Probate and Estates

Probate & Estate Administration

Why Choose us?

Probate and Estate Attorneys Knoxville TN

After the loss of a loved one, you need competent probate attorneys to guide you through the complexity of the probate and estate administration process. Our probate and trust administration practice is focused on helping families through this difficult time, while simplifying the legal complexities that they are confronted with.  We recognize that probate and estate administration can be an emotional, difficult and complicated process. Our firm provides the counsel needed to complete the process in a timely and efficient manner and makes certain that clients are fully informed and guided through each step of the process. We advise and represent beneficiaries, executors, administrators, personal representatives, trustees, heirs and interested parties in regard to probate and trust administration matters.

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Probate - Frequently Asked Questions (and Answers!)

Probate is a legal process necessary to administer certain kinds of property owned by someone who has died (called the “Decedent”), to (1) confirm that claims, expenses and taxes are properly paid, and to (2) ensure that the remaining estate is distributed to those entitled to receive it in the Decedent’s will (known as a “testate” estate) or under Tennessee “intestacy” law if someone dies with no will. 

The probate process generally takes place in the probate court of the county where the Decedent lived.  If the Decedent also owned real estate or property located in another state, additional steps (quite possibly an “ancillary” probate) may be necessary in that state.

Probate property generally is all property titled in the Decedent’s name individually (not “jointly” with others) and with no legal designated beneficiary.

Often some property will not be probate property, and therefore is not part of the probate estate.  Such property not necessary to be probated often includes: property jointly held by the Decedent and another person, property held in a trust, accounts that are payable on death (POD) or that transfer on death (TOD) to a named beneficiary, and insurance or retirement benefits that are payable to a named beneficiary.

A point which is often mistaken:  property that must be included in probate and property that is subject to estate taxes are two different matters.  Even if property is not included in probate, it still may be included when adding up assets for federal estate tax purposes.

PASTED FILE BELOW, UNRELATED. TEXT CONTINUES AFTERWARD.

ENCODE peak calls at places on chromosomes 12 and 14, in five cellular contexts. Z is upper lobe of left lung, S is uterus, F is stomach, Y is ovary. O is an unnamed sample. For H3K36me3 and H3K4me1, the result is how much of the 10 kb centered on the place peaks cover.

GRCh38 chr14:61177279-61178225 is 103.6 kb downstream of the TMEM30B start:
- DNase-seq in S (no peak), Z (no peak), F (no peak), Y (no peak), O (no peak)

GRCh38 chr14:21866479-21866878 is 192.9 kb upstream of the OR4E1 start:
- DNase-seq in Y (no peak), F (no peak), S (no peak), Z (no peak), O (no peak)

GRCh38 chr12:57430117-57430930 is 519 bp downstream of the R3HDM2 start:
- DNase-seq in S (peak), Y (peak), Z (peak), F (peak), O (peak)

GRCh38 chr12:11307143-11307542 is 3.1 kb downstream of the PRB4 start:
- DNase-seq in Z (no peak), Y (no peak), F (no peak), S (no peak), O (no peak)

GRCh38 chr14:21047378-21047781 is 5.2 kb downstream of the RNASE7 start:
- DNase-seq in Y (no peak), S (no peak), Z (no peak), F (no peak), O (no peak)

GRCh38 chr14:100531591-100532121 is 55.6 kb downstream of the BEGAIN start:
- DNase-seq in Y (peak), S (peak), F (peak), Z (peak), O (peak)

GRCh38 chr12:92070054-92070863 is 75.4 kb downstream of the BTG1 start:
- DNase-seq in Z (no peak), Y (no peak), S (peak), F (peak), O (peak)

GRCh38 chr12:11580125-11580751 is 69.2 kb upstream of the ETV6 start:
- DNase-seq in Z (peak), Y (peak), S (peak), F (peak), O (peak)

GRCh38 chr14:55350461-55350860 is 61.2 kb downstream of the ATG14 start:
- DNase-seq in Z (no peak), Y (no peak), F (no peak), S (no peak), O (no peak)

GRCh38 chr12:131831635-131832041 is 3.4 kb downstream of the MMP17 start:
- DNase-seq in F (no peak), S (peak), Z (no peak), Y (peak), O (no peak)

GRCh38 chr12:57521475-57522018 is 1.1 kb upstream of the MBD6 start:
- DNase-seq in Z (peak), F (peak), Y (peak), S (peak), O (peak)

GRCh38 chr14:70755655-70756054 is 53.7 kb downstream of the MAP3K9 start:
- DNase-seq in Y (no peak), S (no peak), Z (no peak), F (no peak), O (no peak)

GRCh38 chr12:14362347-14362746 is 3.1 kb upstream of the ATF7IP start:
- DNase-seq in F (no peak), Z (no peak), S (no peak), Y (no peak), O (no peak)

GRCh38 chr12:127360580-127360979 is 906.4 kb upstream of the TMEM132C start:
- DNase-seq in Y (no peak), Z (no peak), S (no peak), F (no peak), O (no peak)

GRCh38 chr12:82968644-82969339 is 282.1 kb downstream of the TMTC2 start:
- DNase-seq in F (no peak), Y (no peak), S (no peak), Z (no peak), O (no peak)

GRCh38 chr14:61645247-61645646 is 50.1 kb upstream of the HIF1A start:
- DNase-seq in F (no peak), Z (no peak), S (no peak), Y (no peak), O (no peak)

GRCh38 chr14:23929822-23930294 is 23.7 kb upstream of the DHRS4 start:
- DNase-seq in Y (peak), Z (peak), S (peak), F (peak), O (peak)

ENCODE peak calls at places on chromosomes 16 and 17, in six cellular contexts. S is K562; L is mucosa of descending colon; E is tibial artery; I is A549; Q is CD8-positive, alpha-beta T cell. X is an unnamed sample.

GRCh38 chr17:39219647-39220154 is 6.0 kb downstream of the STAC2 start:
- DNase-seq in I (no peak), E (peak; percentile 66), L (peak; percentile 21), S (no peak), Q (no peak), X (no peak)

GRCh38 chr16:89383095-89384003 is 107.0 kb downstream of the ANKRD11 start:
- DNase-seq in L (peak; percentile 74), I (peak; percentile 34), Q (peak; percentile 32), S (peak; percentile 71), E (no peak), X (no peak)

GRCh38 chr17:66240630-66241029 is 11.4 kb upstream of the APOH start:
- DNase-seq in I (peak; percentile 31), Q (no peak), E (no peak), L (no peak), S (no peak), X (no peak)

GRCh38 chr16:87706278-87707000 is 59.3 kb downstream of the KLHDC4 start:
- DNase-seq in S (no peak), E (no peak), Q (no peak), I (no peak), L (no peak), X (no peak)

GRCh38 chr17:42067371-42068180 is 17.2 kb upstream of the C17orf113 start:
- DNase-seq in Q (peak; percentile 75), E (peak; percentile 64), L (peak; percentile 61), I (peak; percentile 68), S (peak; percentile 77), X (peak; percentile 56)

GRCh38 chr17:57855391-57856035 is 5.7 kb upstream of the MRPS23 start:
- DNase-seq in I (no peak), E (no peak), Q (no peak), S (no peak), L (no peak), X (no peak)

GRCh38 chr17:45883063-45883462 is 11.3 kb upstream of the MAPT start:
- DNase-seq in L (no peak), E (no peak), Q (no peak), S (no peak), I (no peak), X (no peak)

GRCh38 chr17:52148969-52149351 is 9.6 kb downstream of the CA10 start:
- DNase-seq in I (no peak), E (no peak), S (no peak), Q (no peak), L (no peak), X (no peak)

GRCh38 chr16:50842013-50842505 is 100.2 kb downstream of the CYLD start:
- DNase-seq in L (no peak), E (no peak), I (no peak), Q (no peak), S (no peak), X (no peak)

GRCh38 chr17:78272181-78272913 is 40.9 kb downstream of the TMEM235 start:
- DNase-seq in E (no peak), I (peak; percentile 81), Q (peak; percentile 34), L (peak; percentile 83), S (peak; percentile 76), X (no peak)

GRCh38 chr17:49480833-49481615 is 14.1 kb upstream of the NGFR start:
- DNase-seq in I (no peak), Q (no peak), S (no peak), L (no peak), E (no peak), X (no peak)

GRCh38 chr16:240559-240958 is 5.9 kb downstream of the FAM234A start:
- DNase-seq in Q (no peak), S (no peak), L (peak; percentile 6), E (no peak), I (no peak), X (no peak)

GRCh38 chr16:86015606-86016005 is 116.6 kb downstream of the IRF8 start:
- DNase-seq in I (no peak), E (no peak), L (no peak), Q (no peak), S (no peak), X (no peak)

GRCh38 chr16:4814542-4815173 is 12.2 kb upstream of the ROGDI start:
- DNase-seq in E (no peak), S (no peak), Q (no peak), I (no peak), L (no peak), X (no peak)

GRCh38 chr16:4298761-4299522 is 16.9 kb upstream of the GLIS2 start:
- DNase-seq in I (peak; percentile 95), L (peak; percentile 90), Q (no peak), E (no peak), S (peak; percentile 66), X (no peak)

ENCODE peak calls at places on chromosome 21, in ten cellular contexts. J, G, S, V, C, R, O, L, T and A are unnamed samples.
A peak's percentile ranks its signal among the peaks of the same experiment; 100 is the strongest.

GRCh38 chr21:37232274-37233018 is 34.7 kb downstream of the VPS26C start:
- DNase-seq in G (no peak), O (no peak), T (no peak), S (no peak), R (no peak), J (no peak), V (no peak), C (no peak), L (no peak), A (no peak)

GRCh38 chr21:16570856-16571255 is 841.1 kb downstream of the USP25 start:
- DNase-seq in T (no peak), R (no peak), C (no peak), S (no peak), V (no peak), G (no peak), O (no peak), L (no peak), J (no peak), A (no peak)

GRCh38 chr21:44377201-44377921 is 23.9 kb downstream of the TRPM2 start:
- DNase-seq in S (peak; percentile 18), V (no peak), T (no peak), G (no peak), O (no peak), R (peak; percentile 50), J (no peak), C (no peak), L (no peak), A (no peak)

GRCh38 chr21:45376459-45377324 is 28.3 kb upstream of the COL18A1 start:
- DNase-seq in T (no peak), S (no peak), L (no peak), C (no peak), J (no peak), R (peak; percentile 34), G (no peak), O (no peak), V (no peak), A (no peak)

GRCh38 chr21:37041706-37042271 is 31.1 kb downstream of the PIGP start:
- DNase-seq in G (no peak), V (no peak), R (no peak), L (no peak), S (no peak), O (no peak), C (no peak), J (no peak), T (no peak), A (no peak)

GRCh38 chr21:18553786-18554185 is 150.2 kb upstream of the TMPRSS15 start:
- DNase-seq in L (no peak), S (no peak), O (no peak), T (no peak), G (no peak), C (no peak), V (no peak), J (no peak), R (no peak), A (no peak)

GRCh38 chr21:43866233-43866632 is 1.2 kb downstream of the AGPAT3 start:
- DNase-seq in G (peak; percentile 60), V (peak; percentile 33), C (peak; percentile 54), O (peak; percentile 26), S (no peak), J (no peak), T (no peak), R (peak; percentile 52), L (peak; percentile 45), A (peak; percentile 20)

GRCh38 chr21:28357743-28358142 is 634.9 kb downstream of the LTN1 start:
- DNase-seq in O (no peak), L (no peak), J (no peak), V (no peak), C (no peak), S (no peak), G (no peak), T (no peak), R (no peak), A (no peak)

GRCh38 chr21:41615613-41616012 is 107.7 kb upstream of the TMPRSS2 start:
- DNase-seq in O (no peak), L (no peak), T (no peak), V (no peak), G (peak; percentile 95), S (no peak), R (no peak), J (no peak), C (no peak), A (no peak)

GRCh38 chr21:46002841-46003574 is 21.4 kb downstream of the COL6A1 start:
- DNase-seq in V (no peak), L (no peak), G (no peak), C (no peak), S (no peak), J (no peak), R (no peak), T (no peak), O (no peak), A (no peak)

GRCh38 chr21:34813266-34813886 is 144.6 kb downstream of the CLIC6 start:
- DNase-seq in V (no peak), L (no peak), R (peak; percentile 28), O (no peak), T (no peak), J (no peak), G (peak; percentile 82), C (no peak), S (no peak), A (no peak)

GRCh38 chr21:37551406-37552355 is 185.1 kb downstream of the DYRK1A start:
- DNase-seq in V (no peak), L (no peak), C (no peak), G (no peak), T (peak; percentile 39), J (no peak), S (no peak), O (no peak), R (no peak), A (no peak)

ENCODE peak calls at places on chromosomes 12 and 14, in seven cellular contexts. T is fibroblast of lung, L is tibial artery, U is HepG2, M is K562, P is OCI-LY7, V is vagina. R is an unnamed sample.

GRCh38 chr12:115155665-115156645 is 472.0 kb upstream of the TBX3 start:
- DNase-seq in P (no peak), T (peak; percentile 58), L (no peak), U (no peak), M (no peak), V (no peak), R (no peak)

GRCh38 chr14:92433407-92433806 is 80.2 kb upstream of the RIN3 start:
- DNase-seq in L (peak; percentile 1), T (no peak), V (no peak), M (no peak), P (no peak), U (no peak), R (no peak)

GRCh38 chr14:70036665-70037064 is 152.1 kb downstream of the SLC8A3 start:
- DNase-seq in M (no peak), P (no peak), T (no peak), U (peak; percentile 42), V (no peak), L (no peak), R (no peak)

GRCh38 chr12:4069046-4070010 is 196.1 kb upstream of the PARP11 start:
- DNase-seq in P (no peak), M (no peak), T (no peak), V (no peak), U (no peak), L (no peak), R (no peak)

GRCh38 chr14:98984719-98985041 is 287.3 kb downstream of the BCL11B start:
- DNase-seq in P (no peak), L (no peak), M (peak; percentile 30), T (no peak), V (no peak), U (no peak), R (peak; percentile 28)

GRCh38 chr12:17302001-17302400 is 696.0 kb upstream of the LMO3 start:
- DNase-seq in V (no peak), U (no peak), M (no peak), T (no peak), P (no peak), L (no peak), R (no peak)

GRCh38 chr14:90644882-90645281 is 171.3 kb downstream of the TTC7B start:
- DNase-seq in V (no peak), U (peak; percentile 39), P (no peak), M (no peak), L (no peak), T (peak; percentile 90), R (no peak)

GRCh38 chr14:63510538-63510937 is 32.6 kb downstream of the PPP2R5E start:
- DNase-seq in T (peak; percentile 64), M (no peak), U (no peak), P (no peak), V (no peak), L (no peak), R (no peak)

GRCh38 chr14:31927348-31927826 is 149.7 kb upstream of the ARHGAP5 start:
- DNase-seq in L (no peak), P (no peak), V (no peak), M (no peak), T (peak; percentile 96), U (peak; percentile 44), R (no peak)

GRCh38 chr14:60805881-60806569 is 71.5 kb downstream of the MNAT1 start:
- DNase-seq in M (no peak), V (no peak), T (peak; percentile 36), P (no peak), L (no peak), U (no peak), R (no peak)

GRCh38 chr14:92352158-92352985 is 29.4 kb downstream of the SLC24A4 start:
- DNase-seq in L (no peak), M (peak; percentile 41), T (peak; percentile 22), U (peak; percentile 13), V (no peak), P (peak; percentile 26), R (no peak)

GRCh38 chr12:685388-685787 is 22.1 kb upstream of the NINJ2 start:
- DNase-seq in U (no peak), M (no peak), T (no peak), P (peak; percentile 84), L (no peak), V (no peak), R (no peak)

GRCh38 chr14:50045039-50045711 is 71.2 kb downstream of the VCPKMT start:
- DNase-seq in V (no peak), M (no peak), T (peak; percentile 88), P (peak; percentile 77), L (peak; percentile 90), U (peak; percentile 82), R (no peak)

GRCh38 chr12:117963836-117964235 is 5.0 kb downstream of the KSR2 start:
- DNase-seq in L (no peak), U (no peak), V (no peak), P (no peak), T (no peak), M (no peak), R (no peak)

Probate is necessary to give the person authorized by law (whether in the Decedent’s will or, if there is no will, then under Tennessee law) legal authority to deal with the Decedent’s probate assets. Such person is referred to as an “executor”, “administrator”, or “personal representative”.  A will is not effective until a judge determines it is valid.  Once validated and a probate estate is opened with the court, the executor or administrator has the authority and duty to take control of and safeguard the assets of the Decedent’s estate. Probate then provides a process for the payment of outstanding debts, taxes, and the expenses of administration, and for the distribution of the remainder of the estate to the beneficiaries and heirs.

Probating an estate requires the appointment of a person to conduct the administration of the estate. If there is a will, this person usually is named in the will and is called an executor. If there is no will or no person is named in the will, this person is appointed by the probate court and is called an administrator. The executor or administrator may be an individual, a bank or a trust company, and is also often referred to as a “personal representative”.

Carpenter & Lewis provides executors and administrators help with many aspects of administering a Decedent’s estate, including:

▪       Opening the “testate” (where there is a will) or “intestate” (where there is no will) estate

▪       Qualifying the personal representative

▪       Identifying the assets and debts of the estate

▪       Preparing and filing an inventory and accountings for the estate, if necessary

▪       Paying or challenging/settling claims against the estate

▪       Distributing assets of the estate to its beneficiaries

▪       Closing the estate officially with the court